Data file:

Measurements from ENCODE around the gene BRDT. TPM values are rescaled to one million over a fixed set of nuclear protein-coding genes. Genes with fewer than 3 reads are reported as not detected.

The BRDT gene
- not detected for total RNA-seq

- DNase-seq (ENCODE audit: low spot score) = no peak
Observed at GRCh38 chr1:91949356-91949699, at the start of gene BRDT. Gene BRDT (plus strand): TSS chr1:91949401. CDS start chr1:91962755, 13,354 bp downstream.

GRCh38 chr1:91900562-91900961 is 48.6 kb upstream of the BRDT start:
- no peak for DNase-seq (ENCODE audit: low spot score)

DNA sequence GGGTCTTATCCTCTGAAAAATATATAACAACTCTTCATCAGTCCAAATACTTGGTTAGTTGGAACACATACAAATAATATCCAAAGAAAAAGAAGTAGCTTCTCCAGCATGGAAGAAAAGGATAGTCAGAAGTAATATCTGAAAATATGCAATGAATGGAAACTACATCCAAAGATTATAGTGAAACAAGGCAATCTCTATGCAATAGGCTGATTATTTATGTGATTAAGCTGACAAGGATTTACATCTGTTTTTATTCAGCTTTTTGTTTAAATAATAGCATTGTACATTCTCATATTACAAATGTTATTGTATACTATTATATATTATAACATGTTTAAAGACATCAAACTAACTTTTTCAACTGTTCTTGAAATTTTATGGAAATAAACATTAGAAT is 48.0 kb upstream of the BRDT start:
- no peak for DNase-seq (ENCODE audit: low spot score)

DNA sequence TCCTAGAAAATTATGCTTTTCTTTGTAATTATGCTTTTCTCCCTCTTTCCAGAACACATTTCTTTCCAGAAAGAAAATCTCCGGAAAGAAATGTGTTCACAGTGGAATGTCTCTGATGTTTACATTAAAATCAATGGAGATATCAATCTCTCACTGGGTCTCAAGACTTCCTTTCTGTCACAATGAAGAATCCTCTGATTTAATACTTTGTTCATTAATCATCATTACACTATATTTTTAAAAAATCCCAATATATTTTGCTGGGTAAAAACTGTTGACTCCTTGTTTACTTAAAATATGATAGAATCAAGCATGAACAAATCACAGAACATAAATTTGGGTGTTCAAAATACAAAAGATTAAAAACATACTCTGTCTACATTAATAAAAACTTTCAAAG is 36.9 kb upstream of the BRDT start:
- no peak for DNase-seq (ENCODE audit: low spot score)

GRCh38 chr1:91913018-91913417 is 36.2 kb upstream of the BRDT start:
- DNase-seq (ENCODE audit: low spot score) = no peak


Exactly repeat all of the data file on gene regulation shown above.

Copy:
Measurements from ENCODE around the gene BRDT. TPM values are rescaled to one million over a fixed set of nuclear protein-coding genes. Genes with fewer than 3 reads are reported as not detected.

The BRDT gene
- not detected for total RNA-seq

- DNase-seq (ENCODE audit: low spot score) = no peak
Observed at GRCh38 chr1:91949356-91949699, at the start of gene BRDT. Gene BRDT (plus strand): TSS chr1:91949401. CDS start chr1:91962755, 13,354 bp downstream.

GRCh38 chr1:91900562-91900961 is 48.6 kb upstream of the BRDT start:
- no peak for DNase-seq (ENCODE audit: low spot score)

DNA sequence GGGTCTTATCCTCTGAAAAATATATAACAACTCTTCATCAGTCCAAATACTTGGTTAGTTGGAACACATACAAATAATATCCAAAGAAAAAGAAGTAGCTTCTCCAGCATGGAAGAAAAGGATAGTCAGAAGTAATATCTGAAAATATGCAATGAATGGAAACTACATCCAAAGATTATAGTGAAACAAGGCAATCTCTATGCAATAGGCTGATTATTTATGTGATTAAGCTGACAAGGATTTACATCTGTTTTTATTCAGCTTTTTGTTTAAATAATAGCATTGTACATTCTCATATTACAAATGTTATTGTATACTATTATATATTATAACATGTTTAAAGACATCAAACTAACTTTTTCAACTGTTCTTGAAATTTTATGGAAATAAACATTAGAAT is 48.0 kb upstream of the BRDT start:
- no peak for DNase-seq (ENCODE audit: low spot score)

DNA sequence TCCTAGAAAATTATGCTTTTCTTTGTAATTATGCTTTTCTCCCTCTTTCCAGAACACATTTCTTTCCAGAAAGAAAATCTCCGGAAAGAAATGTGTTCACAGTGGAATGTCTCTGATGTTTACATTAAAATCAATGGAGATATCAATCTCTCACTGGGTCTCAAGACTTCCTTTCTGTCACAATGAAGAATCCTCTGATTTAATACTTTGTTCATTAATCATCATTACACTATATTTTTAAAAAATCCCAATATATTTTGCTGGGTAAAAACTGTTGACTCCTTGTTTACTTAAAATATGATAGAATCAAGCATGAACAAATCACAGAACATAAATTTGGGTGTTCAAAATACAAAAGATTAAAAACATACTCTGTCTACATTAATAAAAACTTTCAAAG is 36.9 kb upstream of the BRDT start:
- no peak for DNase-seq (ENCODE audit: low spot score)

GRCh38 chr1:91913018-91913417 is 36.2 kb upstream of the BRDT start:
- DNase-seq (ENCODE audit: low spot score) = no peak